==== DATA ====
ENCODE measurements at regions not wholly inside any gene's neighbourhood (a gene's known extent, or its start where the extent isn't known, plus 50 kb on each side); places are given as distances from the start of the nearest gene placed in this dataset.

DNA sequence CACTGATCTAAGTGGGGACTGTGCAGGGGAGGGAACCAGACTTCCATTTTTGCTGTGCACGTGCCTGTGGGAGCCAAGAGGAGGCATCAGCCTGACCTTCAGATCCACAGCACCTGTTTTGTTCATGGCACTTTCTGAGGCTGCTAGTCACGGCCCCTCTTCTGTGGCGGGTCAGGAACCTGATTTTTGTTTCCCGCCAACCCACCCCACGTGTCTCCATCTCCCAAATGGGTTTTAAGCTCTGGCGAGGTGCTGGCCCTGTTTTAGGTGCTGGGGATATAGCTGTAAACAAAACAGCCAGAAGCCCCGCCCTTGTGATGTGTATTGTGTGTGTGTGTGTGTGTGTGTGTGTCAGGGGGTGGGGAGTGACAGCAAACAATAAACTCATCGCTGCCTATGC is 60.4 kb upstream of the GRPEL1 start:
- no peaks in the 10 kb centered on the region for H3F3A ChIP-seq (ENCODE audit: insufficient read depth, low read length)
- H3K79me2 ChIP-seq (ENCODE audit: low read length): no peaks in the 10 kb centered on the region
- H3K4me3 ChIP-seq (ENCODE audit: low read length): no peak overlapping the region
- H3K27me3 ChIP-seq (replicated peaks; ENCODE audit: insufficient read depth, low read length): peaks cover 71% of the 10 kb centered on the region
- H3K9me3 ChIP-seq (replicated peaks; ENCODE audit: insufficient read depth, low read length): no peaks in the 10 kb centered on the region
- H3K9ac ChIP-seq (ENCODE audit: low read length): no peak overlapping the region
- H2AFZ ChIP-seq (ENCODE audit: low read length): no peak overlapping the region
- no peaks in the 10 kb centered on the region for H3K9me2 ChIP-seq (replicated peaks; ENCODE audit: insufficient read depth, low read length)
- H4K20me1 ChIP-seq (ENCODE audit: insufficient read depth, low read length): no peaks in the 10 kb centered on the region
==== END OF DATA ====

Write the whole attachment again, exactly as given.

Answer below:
ENCODE measurements at regions not wholly inside any gene's neighbourhood (a gene's known extent, or its start where the extent isn't known, plus 50 kb on each side); places are given as distances from the start of the nearest gene placed in this dataset.

DNA sequence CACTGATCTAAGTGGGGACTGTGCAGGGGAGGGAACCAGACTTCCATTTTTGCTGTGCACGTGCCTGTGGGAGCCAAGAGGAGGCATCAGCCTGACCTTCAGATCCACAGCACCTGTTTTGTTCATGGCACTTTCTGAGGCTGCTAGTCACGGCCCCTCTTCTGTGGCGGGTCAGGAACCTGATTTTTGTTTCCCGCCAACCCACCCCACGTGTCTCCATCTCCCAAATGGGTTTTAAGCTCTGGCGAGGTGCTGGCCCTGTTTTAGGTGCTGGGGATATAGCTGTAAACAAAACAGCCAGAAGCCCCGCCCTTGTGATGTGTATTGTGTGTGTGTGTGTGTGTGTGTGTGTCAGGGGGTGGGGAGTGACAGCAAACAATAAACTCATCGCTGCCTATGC is 60.4 kb upstream of the GRPEL1 start:
- no peaks in the 10 kb centered on the region for H3F3A ChIP-seq (ENCODE audit: insufficient read depth, low read length)
- H3K79me2 ChIP-seq (ENCODE audit: low read length): no peaks in the 10 kb centered on the region
- H3K4me3 ChIP-seq (ENCODE audit: low read length): no peak overlapping the region
- H3K27me3 ChIP-seq (replicated peaks; ENCODE audit: insufficient read depth, low read length): peaks cover 71% of the 10 kb centered on the region
- H3K9me3 ChIP-seq (replicated peaks; ENCODE audit: insufficient read depth, low read length): no peaks in the 10 kb centered on the region
- H3K9ac ChIP-seq (ENCODE audit: low read length): no peak overlapping the region
- H2AFZ ChIP-seq (ENCODE audit: low read length): no peak overlapping the region
- no peaks in the 10 kb centered on the region for H3K9me2 ChIP-seq (replicated peaks; ENCODE audit: insufficient read depth, low read length)
- H4K20me1 ChIP-seq (ENCODE audit: insufficient read depth, low read length): no peaks in the 10 kb centered on the region